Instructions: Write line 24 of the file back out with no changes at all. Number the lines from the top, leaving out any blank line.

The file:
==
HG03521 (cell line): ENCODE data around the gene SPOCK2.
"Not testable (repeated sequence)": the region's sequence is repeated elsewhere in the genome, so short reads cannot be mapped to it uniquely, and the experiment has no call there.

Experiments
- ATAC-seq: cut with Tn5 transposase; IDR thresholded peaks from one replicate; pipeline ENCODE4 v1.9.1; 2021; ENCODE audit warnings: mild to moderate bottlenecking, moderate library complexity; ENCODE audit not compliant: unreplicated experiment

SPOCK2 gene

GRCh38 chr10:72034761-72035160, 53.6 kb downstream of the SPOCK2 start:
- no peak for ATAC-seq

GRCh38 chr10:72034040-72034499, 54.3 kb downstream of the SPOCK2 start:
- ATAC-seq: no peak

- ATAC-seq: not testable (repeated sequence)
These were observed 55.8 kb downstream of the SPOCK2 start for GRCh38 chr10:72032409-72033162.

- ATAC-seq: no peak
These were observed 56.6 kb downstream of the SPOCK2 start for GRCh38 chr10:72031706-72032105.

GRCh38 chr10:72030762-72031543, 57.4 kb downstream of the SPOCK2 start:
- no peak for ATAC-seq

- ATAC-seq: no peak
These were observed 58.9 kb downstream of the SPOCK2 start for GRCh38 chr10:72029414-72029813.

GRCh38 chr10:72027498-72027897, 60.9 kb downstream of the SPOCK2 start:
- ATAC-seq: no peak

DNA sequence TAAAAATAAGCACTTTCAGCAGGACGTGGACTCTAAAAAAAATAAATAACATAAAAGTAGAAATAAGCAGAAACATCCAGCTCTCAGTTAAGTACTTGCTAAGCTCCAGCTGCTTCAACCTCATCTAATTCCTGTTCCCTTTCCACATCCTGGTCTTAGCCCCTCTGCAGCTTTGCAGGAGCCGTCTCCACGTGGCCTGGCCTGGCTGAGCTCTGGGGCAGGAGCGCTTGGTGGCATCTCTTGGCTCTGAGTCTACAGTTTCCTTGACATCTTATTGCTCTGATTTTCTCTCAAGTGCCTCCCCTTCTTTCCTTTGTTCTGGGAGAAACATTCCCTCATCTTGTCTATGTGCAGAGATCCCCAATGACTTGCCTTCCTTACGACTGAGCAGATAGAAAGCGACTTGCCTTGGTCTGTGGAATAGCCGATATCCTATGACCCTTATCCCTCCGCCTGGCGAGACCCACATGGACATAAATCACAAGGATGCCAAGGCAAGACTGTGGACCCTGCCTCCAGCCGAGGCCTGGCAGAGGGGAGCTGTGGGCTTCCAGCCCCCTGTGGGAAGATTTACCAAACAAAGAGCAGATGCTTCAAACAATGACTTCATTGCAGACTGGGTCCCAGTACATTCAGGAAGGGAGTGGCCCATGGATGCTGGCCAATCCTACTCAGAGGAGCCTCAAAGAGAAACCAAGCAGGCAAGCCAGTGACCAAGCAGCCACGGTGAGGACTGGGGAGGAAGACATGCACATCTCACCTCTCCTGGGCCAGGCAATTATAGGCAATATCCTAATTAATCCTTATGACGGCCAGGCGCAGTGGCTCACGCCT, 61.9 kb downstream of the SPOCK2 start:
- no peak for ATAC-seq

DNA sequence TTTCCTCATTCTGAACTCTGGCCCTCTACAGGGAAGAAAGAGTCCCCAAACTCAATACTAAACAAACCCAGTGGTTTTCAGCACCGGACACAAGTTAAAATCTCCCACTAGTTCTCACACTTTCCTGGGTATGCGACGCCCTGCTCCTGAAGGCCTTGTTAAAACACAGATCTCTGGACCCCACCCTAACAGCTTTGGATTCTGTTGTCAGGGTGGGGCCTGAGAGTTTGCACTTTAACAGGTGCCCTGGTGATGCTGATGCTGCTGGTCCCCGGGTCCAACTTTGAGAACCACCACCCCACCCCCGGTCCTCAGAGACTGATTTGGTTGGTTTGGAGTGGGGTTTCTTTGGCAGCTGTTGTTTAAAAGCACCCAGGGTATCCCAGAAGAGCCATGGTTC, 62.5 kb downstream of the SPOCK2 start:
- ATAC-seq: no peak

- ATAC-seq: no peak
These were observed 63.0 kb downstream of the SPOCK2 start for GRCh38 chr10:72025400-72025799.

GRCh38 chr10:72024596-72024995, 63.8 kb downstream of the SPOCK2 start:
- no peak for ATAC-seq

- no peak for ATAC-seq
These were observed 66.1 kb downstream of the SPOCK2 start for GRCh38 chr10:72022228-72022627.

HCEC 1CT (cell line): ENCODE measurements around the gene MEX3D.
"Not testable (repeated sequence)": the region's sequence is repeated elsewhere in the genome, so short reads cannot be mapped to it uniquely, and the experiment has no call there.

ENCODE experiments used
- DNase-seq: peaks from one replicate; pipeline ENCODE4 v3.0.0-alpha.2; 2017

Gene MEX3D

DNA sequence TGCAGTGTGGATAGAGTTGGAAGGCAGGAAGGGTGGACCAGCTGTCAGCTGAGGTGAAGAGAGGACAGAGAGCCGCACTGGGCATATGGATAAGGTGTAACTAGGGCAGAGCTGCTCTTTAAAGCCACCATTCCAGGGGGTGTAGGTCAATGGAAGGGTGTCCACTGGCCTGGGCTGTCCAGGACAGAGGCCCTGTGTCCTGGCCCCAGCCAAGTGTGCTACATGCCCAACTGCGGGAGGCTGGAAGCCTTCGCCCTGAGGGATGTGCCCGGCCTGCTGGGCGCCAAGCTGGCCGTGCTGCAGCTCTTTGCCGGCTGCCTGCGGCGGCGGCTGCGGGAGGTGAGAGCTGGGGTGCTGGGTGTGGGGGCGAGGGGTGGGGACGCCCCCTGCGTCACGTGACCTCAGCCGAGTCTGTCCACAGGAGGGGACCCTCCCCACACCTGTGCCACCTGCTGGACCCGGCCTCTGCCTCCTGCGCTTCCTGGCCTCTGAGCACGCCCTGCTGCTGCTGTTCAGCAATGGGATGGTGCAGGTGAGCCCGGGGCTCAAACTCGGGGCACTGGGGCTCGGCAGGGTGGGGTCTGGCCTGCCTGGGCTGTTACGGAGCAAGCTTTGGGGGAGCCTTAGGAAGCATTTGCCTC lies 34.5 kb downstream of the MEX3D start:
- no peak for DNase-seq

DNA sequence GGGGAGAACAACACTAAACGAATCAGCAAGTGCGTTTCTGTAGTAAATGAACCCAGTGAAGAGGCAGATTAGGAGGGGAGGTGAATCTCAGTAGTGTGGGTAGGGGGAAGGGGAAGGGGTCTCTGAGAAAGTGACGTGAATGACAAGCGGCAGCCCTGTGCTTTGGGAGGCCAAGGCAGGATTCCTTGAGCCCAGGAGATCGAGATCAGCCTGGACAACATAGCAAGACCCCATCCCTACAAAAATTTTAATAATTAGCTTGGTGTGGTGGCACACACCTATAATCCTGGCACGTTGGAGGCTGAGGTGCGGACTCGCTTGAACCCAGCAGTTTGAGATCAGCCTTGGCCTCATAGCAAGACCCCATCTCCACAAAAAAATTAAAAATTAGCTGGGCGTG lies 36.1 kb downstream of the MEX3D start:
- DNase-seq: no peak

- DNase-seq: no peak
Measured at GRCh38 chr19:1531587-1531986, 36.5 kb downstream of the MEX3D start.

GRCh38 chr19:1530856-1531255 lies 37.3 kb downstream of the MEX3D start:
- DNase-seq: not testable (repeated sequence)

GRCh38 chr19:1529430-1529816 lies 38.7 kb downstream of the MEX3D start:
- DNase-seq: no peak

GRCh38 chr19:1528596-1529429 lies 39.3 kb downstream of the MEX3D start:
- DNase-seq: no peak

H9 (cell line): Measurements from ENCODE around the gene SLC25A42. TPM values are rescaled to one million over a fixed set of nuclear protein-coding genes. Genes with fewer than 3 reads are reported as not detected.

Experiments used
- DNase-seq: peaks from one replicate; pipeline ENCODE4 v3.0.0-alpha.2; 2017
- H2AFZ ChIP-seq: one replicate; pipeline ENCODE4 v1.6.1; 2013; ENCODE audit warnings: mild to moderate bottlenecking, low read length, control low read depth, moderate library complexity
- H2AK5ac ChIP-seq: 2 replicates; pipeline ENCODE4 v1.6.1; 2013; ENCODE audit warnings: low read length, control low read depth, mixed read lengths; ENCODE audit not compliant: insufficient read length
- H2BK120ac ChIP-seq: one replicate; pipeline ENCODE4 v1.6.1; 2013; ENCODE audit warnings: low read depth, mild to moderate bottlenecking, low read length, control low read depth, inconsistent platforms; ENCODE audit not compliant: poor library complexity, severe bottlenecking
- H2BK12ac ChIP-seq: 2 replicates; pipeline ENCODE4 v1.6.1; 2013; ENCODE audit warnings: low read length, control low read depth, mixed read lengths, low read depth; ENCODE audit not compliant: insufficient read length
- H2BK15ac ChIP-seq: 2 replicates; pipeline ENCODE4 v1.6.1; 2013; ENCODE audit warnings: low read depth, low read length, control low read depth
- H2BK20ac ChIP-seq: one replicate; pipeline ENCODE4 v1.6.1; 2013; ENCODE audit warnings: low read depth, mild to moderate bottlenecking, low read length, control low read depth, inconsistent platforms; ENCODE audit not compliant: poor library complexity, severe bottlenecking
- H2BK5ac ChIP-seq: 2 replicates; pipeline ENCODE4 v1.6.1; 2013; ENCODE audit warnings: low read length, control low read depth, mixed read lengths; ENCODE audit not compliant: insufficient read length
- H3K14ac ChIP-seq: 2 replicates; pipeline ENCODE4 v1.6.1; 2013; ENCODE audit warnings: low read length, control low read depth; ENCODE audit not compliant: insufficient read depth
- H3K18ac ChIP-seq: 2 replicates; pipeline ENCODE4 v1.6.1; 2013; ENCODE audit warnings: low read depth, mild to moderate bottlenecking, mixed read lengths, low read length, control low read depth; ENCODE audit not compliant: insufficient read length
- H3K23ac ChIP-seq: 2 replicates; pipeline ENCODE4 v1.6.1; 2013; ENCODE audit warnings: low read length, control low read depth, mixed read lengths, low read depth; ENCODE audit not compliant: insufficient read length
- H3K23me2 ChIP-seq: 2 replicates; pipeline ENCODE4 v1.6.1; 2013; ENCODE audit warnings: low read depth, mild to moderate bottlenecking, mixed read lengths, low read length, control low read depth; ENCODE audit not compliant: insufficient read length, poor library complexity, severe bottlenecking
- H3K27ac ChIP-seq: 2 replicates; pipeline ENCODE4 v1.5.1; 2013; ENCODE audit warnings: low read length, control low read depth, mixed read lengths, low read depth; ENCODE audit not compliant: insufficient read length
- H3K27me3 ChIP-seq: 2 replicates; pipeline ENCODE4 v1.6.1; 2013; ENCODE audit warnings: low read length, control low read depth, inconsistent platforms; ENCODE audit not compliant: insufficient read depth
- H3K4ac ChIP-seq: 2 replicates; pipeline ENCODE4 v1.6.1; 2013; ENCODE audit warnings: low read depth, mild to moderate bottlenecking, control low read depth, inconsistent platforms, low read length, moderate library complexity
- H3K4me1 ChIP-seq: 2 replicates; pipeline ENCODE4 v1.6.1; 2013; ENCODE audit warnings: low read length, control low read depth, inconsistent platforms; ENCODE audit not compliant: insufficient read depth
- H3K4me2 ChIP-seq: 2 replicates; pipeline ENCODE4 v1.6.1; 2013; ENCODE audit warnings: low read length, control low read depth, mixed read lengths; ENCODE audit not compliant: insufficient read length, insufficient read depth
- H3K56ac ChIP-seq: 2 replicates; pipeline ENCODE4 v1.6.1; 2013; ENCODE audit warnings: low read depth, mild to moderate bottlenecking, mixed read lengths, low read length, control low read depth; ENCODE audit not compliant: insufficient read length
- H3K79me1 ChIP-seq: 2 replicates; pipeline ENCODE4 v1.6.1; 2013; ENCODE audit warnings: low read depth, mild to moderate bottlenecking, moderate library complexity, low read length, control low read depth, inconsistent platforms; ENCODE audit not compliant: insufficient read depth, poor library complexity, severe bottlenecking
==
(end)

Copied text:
- ATAC-seq: no peak